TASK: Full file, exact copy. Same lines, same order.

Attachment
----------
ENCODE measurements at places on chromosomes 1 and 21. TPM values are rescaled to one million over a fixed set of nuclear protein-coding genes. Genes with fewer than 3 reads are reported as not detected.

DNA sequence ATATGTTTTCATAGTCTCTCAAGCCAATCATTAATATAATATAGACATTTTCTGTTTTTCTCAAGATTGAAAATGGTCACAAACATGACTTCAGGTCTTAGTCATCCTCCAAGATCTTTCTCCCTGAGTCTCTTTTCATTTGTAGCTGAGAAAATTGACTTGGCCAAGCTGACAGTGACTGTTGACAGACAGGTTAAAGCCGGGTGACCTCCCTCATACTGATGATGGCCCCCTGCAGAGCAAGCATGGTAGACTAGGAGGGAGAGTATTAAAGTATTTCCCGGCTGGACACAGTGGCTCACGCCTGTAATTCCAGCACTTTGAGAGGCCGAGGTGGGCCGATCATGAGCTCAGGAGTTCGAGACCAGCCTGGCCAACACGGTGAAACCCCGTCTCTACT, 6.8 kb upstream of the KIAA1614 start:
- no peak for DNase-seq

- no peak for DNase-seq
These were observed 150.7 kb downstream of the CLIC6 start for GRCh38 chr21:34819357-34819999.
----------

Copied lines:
ENCODE measurements at places on chromosomes 1 and 21. TPM values are rescaled to one million over a fixed set of nuclear protein-coding genes. Genes with fewer than 3 reads are reported as not detected.

DNA sequence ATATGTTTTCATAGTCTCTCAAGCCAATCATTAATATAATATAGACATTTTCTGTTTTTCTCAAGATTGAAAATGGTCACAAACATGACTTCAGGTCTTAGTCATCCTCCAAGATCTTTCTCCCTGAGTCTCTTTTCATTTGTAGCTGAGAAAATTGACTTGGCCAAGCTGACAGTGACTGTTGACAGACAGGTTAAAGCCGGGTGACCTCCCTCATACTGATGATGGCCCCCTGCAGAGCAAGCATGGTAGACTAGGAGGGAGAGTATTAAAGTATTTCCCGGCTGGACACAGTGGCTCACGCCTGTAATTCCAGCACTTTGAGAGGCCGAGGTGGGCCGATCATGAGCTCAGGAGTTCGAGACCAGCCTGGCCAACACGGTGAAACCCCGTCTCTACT, 6.8 kb upstream of the KIAA1614 start:
- no peak for DNase-seq

- no peak for DNase-seq
These were observed 150.7 kb downstream of the CLIC6 start for GRCh38 chr21:34819357-34819999.